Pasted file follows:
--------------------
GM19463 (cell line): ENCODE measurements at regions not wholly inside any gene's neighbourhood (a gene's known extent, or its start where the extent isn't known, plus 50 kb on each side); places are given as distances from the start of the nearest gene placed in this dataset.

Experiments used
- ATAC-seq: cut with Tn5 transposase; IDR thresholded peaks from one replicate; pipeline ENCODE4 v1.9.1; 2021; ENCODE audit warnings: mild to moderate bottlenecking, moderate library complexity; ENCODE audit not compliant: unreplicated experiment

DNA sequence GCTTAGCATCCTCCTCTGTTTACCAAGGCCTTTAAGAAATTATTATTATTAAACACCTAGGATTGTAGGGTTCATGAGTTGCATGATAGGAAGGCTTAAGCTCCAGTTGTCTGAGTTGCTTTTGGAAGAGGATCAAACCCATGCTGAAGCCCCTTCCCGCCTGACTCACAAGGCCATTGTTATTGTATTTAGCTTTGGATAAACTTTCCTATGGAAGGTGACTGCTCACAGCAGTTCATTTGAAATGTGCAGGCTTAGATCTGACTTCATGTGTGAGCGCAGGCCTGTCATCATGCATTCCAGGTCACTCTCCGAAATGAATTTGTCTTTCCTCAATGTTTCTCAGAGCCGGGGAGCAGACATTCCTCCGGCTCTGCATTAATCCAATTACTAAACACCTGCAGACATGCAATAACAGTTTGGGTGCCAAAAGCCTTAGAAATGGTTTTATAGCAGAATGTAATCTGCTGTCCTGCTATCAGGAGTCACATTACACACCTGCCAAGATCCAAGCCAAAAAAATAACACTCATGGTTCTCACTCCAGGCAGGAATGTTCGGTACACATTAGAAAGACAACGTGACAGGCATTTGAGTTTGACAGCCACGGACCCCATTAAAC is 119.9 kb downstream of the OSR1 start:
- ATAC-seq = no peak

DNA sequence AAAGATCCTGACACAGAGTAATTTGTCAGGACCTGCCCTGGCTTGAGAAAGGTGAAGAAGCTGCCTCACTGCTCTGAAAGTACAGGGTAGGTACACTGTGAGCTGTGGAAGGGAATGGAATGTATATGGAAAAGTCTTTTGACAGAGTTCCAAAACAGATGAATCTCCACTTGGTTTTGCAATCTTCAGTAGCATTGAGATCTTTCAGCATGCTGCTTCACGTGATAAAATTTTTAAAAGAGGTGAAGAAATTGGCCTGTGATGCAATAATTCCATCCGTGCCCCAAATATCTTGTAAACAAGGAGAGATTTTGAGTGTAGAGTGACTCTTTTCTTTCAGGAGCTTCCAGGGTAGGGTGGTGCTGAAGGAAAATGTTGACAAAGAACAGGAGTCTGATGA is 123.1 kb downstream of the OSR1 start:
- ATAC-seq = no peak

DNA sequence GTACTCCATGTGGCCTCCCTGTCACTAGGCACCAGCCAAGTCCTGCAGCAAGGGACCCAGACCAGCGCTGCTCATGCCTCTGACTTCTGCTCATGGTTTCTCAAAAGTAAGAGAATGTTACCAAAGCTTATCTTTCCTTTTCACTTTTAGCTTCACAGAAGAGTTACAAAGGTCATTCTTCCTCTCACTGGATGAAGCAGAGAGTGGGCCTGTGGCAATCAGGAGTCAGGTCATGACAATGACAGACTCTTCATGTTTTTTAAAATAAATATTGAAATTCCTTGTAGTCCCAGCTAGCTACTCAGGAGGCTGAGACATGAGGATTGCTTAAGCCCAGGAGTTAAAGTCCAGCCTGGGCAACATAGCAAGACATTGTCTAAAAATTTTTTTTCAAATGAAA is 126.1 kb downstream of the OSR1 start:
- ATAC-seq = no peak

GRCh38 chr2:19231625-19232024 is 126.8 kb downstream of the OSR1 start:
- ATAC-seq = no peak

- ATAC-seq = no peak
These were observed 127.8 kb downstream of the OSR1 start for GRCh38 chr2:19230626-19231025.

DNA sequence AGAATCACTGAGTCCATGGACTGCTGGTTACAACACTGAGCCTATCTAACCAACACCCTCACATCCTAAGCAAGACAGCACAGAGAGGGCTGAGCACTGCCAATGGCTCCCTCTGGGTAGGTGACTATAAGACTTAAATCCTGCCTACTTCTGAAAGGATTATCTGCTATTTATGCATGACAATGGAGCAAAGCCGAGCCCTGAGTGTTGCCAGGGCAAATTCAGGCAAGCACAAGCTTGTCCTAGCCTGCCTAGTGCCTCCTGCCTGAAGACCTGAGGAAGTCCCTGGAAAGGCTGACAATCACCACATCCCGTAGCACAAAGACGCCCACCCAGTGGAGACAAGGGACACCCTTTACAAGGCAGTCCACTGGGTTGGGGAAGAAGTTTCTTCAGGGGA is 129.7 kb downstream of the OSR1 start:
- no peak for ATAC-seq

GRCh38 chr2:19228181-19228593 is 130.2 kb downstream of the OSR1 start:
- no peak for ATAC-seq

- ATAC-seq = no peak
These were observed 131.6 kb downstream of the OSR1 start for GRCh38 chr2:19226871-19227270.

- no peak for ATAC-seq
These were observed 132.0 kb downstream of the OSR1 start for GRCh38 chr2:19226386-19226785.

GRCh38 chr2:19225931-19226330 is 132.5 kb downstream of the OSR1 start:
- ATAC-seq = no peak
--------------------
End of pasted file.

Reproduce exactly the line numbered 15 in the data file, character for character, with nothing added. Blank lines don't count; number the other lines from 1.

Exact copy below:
- no peak for ATAC-seq